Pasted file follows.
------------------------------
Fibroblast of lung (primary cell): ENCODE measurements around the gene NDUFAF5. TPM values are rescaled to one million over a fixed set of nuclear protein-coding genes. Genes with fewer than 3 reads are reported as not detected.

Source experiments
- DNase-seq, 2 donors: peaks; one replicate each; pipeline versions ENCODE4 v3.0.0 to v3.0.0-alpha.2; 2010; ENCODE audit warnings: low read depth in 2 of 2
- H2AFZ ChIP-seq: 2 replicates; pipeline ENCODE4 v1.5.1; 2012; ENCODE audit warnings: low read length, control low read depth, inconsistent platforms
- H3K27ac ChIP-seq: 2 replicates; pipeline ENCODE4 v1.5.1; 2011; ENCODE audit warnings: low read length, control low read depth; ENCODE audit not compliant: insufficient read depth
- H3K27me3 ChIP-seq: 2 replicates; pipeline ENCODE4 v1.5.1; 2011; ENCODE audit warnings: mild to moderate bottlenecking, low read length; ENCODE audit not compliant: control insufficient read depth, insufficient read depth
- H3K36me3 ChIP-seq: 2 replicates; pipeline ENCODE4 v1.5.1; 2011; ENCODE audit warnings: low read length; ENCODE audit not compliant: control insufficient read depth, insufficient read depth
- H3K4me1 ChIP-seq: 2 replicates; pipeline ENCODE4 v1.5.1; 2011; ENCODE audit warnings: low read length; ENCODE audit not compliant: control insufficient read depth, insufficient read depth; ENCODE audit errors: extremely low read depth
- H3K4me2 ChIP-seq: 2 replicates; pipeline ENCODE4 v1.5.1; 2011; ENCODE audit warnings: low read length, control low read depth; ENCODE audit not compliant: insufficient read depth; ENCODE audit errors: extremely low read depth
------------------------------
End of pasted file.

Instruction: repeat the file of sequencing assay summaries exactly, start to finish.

Fibroblast of lung (primary cell): ENCODE measurements around the gene NDUFAF5. TPM values are rescaled to one million over a fixed set of nuclear protein-coding genes. Genes with fewer than 3 reads are reported as not detected.

Source experiments
- DNase-seq, 2 donors: peaks; one replicate each; pipeline versions ENCODE4 v3.0.0 to v3.0.0-alpha.2; 2010; ENCODE audit warnings: low read depth in 2 of 2
- H2AFZ ChIP-seq: 2 replicates; pipeline ENCODE4 v1.5.1; 2012; ENCODE audit warnings: low read length, control low read depth, inconsistent platforms
- H3K27ac ChIP-seq: 2 replicates; pipeline ENCODE4 v1.5.1; 2011; ENCODE audit warnings: low read length, control low read depth; ENCODE audit not compliant: insufficient read depth
- H3K27me3 ChIP-seq: 2 replicates; pipeline ENCODE4 v1.5.1; 2011; ENCODE audit warnings: mild to moderate bottlenecking, low read length; ENCODE audit not compliant: control insufficient read depth, insufficient read depth
- H3K36me3 ChIP-seq: 2 replicates; pipeline ENCODE4 v1.5.1; 2011; ENCODE audit warnings: low read length; ENCODE audit not compliant: control insufficient read depth, insufficient read depth
- H3K4me1 ChIP-seq: 2 replicates; pipeline ENCODE4 v1.5.1; 2011; ENCODE audit warnings: low read length; ENCODE audit not compliant: control insufficient read depth, insufficient read depth; ENCODE audit errors: extremely low read depth
- H3K4me2 ChIP-seq: 2 replicates; pipeline ENCODE4 v1.5.1; 2011; ENCODE audit warnings: low read length, control low read depth; ENCODE audit not compliant: insufficient read depth; ENCODE audit errors: extremely low read depth